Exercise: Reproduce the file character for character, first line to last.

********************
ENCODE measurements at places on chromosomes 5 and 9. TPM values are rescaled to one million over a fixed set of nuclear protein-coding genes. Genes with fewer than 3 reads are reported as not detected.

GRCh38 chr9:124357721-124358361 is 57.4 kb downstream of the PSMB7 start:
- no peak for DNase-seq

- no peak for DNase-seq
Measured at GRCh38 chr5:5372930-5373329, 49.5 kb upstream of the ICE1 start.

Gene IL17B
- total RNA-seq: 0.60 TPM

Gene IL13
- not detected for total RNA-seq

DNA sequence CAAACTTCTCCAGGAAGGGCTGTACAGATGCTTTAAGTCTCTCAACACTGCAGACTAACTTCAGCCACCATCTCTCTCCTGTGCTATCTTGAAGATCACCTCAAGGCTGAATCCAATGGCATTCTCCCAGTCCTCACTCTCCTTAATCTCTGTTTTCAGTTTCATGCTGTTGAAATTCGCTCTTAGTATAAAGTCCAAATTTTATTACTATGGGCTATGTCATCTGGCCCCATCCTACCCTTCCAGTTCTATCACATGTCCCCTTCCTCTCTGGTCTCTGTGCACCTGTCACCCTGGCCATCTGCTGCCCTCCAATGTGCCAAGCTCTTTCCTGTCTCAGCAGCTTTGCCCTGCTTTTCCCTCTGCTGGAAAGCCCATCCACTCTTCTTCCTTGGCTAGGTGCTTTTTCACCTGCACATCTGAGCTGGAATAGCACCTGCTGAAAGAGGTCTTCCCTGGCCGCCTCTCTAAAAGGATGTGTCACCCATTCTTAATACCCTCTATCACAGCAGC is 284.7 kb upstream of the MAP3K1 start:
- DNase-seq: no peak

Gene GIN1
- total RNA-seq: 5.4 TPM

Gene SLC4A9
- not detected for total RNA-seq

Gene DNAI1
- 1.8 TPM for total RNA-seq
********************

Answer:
ENCODE measurements at places on chromosomes 5 and 9. TPM values are rescaled to one million over a fixed set of nuclear protein-coding genes. Genes with fewer than 3 reads are reported as not detected.

GRCh38 chr9:124357721-124358361 is 57.4 kb downstream of the PSMB7 start:
- no peak for DNase-seq

- no peak for DNase-seq
Measured at GRCh38 chr5:5372930-5373329, 49.5 kb upstream of the ICE1 start.

Gene IL17B
- total RNA-seq: 0.60 TPM

Gene IL13
- not detected for total RNA-seq

DNA sequence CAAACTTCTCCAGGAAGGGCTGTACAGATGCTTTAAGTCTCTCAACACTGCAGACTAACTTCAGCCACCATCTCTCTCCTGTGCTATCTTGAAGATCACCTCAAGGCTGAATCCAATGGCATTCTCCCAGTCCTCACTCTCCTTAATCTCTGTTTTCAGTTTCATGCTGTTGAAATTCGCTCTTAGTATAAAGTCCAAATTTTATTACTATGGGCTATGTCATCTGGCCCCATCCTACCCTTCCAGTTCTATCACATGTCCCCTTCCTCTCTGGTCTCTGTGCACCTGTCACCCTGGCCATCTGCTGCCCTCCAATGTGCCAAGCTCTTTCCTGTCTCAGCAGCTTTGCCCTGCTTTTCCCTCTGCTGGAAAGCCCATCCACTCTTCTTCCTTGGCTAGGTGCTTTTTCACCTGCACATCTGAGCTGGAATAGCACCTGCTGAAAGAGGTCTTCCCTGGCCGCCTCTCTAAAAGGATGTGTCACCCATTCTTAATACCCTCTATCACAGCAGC is 284.7 kb upstream of the MAP3K1 start:
- DNase-seq: no peak

Gene GIN1
- total RNA-seq: 5.4 TPM

Gene SLC4A9
- not detected for total RNA-seq

Gene DNAI1
- 1.8 TPM for total RNA-seq